JOURNAL ARTICLE

Predicting the number of article citations in the field of attention-deficit/hyperactivity disorder (ADHD) with the 100 top-cited articles since 2014: a bibliometric analysis

Chien-Ho Lin, Tsair-Wei Chien, Yu-Hua Yan
Annals of General Psychiatry 2021 January 21, 20 (1): 6
33478559

BACKGROUND: Attention-deficit/hyperactivity disorder (ADHD) is a common neurodevelopmental disorder in children or early adolescents with an estimated worldwide prevalence of 7.2%. Numerous articles related to ADHD have been published in the literature. However, which articles had ultimate influence is still unknown, and what factors affect the number of article citations remains unclear as well. This bibliometric analysis (1) visualizes the prominent entities with 1 picture using the top 100 most-cited articles, and (2) investigates whether medical subject headings (i.e., MeSH terms) can be used in predicting article citations.

METHODS: By searching the PubMed Central® (PMC) database, the top 100 most-cited abstracts relevant to ADHD since 2014 were downloaded. Citation rank analysis was performed to compare the dominant roles of article types and topic categories using the pyramid plot. Social network analysis (SNA) was performed to highlight prominent entities for providing a quick look at the study result. The authors examined the MeSH prediction effect on article citations using its correlation coefficients (CC).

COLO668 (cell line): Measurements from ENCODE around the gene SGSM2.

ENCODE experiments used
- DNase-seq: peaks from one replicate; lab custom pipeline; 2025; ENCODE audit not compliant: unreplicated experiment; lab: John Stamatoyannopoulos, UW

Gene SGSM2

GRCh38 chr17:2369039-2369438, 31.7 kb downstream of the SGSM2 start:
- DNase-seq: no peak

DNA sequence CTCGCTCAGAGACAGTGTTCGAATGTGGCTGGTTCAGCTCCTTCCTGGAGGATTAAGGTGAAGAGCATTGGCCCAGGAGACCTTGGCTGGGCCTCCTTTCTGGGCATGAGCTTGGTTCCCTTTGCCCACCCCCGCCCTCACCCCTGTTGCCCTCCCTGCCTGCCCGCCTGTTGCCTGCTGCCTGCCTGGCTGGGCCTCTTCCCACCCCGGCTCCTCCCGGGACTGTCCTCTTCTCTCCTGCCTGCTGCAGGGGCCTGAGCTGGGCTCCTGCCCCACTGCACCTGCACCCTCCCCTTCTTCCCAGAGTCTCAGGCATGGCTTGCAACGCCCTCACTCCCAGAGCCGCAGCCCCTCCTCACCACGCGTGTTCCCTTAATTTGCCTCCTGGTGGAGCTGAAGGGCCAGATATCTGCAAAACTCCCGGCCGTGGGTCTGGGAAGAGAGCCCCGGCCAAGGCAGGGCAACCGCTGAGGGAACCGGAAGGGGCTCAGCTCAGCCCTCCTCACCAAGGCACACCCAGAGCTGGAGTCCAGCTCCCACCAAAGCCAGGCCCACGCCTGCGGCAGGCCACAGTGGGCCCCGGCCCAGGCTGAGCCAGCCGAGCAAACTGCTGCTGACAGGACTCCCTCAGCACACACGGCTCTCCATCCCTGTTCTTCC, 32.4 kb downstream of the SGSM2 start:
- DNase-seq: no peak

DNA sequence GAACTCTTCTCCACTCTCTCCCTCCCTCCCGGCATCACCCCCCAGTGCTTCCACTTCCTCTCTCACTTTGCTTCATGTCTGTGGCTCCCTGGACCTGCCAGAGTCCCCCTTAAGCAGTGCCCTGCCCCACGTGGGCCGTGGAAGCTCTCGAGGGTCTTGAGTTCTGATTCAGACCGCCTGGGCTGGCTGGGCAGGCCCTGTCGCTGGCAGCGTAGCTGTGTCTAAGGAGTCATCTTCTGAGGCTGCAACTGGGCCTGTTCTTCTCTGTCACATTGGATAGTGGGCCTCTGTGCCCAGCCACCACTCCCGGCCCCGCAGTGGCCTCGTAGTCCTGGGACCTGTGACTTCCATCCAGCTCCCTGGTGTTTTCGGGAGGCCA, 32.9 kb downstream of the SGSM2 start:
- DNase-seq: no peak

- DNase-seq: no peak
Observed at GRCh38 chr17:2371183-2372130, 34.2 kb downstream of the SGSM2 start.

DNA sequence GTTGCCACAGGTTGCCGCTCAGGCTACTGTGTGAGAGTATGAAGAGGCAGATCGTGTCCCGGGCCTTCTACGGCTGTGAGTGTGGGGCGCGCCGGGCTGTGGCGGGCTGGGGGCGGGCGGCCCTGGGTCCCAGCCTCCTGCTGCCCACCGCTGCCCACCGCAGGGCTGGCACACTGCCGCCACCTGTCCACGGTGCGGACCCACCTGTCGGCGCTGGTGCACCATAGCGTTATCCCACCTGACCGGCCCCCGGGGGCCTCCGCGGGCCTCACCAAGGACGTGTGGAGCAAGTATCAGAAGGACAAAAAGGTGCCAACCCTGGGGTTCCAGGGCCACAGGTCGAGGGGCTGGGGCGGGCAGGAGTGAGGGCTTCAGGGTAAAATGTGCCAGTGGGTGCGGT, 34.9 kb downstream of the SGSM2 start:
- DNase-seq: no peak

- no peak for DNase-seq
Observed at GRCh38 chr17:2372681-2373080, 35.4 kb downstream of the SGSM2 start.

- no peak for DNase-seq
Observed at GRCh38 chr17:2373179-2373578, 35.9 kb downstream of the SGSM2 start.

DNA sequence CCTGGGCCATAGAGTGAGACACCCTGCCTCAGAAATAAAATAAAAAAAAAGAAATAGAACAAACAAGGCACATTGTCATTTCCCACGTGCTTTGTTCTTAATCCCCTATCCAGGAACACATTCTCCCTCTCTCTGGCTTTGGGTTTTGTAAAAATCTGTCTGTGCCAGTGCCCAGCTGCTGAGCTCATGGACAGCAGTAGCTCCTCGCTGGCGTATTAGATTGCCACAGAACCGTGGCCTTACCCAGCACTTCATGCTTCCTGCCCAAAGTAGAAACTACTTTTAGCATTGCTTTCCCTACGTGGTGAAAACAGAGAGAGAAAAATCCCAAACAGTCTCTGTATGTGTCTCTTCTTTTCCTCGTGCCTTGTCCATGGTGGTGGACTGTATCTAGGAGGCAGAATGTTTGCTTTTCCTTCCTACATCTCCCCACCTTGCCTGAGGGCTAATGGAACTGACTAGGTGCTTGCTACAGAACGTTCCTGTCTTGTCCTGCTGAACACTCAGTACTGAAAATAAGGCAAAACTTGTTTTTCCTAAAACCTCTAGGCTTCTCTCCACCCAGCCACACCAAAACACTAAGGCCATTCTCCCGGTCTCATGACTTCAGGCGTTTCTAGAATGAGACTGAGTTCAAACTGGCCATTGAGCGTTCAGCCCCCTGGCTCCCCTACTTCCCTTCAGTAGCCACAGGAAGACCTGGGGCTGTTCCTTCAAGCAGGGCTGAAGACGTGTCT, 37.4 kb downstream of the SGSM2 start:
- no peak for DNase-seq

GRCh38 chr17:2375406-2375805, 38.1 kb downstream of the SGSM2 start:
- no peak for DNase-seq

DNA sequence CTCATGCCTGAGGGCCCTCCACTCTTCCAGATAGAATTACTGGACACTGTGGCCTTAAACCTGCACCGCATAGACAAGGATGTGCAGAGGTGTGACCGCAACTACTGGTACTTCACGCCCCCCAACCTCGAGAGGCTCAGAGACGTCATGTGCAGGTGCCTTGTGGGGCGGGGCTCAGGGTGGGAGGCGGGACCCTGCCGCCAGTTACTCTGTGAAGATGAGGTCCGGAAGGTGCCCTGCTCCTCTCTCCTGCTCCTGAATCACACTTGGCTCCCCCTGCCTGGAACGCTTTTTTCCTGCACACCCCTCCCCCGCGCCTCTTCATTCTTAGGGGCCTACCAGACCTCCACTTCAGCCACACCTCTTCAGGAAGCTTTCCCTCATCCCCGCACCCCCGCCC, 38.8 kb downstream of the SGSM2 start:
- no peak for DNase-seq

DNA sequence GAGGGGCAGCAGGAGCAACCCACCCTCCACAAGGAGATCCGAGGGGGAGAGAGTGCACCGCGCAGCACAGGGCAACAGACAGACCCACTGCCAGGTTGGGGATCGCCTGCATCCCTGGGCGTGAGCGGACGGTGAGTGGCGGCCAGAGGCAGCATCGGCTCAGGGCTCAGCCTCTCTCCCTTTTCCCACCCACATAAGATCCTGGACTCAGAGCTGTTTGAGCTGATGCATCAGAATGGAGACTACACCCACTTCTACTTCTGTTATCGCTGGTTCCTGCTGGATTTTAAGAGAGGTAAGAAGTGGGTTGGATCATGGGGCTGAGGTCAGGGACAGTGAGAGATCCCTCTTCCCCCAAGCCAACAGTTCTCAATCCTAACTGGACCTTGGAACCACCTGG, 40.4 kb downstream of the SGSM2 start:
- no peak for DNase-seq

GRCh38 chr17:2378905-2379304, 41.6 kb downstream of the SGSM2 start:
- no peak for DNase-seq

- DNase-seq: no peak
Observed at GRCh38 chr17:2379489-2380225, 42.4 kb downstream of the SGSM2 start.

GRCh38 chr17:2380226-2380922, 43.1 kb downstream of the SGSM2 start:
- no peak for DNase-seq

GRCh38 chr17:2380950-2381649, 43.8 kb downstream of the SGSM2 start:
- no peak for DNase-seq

RESULTS: The most frequent article types and topic categories were research support by institutes (56%) and epidemiology (28%). The most productive countries were the United States (42%), followed by the United Kingdom (13%), Germany (9%), and the Netherlands (9%). Most articles were published in the Journal of the American Academy of Child and Adolescent Psychiatry (15%) and JAMA Psychiatry (9%). MeSH terms were evident in prediction power on the number of article citations (correlation coefficient = 0.39; t = 4.1; n = 94; 6 articles were excluded because they do not have MeSH terms).

CONCLUSIONS: The breakthrough was made by developing 1 dashboard to display 100 top-cited articles on ADHD. MeSH terms can be used in predicting article citations on ADHD. These visualizations of the top 100 most-cited articles could be applied to future academic pursuits and other academic disciplines.

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